The Not-So-Nice Nicoise

img_3218Salads. They are always a pain-in-the-ass to transport or make ahead of time. But given my recent weight gain after the Vietnam trip (my god, the street food!), it had to be done.

We had some cans of tuna lying around so I decided to go with a Nicoise Salad. The Nicoise originally hails from the French city of Nice – and anyone who knows the French knows that they aren’t very Nice in Nice. They got burkini problems and shit. Like all things French, this is a very traditional salad originally documented in 1973 by a stuffed-shirt named Jacques Medecin (or Frenchy, as his friends liked to call him) who forbids the use of any cooked vegetables. As I’m reading this after I made the salad, I’m starting to feel decidedly anti-Medecin. But who knows, maybe next time I’ll try the traditional one.

For some reason, my experiences with Nicoise’s have always been as the shitty, beat-down cousin of any good salad (chef’s salad comes to mind). I even had one today, two days after I made the one in this recipe, and it was so sub-par. Somehow the canned tuna is always a poor substitute and they use too much mayo and it gets soggy. But the one in this recipe came out quite nicely, despite the use of the afore-mentioned canned tuna steak. The secret was the “dressing”, which was more like a tapenade, actually.


img_3237So lets start with the tapenade/dressing. Its different than a regular dressing in that its mostly made up of chopped veggies with some oil and vinegar rather than a liquid-based dressing. Therefore its quite satisfying to bite down on a chunk of it interspersed with the rest of the salad.

I finely chopped up some sun dried tomatoes, capers and onions, and added them to a mixture of 2 tablespoons EVOO and one tablespoon red wine vinegar. I mixed and mashed to my hearts content, and then added a bit more oil and vinegar as necessary to ensure it wouldn’t coagulate too much in the fridge overnight.


img_3231.jpgNext I turned the oven on, and after preheating, threw some EVOO on a baking dish, then arranged thickly sliced (about 1 cm) potato slices onto it, and seasoned well. I roasted the potatoes for about 20 minutes, turning them over halfway through. I hard boiled two eggs in the meantime, and shredded some lettuce into bite sized pieces, and drained them in my salad spinner. I opened a can of tuna steak in water and drained half the water.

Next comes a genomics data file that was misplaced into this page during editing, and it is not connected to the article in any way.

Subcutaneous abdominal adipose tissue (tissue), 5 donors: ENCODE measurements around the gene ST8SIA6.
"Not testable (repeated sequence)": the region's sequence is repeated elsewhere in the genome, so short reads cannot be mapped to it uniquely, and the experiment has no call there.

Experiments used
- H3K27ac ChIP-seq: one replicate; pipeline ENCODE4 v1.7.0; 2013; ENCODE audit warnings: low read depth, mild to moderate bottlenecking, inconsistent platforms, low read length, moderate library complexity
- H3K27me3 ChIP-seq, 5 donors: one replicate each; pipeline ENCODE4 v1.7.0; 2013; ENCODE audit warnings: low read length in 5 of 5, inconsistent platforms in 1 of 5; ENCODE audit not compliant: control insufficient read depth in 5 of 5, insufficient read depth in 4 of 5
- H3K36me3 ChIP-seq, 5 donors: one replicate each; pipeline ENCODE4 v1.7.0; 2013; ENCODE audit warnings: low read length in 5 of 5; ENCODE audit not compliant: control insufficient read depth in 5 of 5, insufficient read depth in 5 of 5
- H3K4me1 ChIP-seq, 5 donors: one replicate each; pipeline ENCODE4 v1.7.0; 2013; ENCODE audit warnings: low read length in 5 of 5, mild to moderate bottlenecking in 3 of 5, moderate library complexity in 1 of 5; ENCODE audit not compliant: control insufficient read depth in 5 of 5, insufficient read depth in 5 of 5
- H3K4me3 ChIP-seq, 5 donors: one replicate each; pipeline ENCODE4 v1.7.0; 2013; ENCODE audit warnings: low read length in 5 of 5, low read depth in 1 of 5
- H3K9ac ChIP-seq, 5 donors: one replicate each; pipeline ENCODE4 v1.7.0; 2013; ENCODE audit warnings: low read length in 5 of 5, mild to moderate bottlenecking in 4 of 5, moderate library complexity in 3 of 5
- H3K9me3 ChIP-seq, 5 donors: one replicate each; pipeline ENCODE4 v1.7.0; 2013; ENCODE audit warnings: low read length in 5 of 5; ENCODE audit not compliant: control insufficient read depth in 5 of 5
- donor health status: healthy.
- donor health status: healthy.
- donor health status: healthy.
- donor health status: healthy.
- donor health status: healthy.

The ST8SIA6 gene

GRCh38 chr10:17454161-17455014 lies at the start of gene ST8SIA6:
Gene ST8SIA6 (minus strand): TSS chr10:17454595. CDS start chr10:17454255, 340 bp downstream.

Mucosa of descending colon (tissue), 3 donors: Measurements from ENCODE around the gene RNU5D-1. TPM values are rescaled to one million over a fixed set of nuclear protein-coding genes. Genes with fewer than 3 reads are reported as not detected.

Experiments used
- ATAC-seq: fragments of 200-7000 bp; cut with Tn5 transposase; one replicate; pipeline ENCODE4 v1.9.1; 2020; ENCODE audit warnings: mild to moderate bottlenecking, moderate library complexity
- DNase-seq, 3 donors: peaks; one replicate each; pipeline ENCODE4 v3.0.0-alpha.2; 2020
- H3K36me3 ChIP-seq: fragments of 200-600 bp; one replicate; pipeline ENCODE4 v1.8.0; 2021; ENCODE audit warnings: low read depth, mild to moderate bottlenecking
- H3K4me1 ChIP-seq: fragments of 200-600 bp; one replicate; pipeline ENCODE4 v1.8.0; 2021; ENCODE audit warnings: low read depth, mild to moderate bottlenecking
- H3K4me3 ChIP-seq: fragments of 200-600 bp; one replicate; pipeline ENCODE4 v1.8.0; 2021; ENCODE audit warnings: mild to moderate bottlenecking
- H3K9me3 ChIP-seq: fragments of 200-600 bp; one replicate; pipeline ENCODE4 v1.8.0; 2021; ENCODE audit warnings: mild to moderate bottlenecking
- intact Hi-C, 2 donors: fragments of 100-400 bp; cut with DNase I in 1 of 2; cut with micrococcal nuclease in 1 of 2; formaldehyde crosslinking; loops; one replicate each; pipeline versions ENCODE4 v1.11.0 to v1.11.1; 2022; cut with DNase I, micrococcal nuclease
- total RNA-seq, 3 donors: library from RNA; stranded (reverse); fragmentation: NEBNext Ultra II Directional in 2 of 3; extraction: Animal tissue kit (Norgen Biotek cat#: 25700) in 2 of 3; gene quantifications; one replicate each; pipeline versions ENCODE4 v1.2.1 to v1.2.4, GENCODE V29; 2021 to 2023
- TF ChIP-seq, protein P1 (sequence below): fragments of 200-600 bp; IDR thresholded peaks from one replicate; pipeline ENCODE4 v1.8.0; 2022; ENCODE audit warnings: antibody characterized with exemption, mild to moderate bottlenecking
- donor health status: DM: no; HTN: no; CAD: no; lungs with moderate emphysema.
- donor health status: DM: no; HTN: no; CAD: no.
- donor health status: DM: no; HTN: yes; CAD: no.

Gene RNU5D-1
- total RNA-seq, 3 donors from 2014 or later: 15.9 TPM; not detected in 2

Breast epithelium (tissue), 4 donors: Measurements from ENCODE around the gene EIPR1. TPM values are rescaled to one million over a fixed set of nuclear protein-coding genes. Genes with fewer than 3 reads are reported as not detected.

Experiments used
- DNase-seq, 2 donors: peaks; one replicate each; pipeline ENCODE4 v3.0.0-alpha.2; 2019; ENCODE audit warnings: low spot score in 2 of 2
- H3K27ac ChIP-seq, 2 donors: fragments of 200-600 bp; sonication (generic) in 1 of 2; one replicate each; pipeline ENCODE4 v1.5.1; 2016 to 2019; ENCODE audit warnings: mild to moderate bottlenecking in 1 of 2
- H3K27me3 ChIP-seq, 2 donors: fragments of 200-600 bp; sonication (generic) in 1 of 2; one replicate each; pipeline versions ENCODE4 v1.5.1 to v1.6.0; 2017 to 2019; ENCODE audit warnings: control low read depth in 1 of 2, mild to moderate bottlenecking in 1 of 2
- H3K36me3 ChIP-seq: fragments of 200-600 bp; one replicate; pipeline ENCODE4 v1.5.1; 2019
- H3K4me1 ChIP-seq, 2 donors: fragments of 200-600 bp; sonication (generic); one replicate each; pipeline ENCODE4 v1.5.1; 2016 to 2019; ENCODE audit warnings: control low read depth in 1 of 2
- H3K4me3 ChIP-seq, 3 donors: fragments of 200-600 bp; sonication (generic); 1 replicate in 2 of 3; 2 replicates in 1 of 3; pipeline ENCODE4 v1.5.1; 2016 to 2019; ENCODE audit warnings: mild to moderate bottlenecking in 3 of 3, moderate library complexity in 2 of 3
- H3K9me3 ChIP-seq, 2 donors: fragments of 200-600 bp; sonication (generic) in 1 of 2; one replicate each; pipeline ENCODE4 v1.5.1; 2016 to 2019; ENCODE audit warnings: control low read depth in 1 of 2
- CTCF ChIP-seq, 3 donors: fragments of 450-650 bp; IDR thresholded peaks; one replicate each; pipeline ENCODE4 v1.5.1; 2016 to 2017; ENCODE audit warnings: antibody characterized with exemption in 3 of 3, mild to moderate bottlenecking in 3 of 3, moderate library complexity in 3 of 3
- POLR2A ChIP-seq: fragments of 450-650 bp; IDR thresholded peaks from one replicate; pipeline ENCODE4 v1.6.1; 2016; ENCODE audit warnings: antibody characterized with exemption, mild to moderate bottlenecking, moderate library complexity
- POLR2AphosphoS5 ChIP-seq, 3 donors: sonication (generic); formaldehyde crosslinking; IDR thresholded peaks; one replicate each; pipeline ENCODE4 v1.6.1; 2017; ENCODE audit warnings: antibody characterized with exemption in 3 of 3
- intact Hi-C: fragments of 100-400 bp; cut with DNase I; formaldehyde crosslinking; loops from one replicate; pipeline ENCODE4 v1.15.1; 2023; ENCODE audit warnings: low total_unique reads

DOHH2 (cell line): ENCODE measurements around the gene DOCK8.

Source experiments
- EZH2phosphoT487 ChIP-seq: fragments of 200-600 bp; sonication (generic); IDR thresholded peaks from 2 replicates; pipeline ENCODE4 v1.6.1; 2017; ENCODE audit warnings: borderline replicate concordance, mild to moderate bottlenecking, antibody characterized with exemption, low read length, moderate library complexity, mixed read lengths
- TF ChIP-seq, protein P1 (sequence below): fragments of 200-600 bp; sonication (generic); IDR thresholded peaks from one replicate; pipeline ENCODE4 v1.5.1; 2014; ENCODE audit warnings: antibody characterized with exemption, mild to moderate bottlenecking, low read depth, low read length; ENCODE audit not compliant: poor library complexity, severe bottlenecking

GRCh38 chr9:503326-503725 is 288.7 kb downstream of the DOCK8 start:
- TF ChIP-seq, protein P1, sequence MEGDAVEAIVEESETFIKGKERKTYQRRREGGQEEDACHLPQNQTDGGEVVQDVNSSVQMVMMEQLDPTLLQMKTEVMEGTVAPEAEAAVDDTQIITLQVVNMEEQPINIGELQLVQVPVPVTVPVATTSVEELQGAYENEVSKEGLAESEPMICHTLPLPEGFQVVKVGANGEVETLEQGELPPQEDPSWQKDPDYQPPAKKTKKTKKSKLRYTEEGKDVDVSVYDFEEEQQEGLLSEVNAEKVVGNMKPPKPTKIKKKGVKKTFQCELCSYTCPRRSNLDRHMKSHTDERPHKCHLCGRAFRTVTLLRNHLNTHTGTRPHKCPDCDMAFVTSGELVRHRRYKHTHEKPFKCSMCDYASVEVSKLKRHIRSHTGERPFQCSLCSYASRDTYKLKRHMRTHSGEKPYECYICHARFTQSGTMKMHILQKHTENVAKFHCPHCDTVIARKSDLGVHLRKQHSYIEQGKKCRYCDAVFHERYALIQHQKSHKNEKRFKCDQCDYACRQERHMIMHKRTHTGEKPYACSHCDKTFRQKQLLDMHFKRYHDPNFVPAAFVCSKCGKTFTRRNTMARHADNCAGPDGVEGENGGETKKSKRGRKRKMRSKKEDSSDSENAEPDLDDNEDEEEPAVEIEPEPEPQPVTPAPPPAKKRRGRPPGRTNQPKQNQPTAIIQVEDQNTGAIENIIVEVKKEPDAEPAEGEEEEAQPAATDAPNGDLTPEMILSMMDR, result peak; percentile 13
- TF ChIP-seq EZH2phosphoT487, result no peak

img_3238Now I didn’t include them, but this salad would taste just as good with some fresh tomatoes, green or red peppers, or artichoke hearts, and although not traditional, cooked green beans are often added in this salad when its served in restaurants. Baby spinach is also a good substitute for lettuce but not available locally. Of course anchovies were the original fish before tuna but either or both will do!

Could we be done? Well yes! Now all that’s left is to put it all together. I keep dressings separate until I’m ready to eat for all my salads to prevent the greens from getting soggy. First the lettuce as a bed, then the cooled-down potato slices. At this point I tossed those lightly with half the dressing, followed by the tuna. The sliced hard boiled egg and a few olives round it out. I mixed the rest of the dressing with the rest of the salad and dug in!




  • 4 medium-sized sun-dried tomaties, finely chopped
  • 2 teaspoons shallots, finely chopped
  • 2 tablespoons capers, finely chopped
  • 2 tablespoons olive oil, plus 1 tablespoon divided
  • 1 tablespoon red wine vinegar


  • 3 large leaves romaine lettuce, finely chopped
  • 4 medium sized potatoes, thickly sliced
  • 4 olives
  • 1 can tuna steak in spring water
  • 2 tablespoons olive oil
  • salt and pepper, to taste
  • 2 eggs, hard boiled

Serves 2












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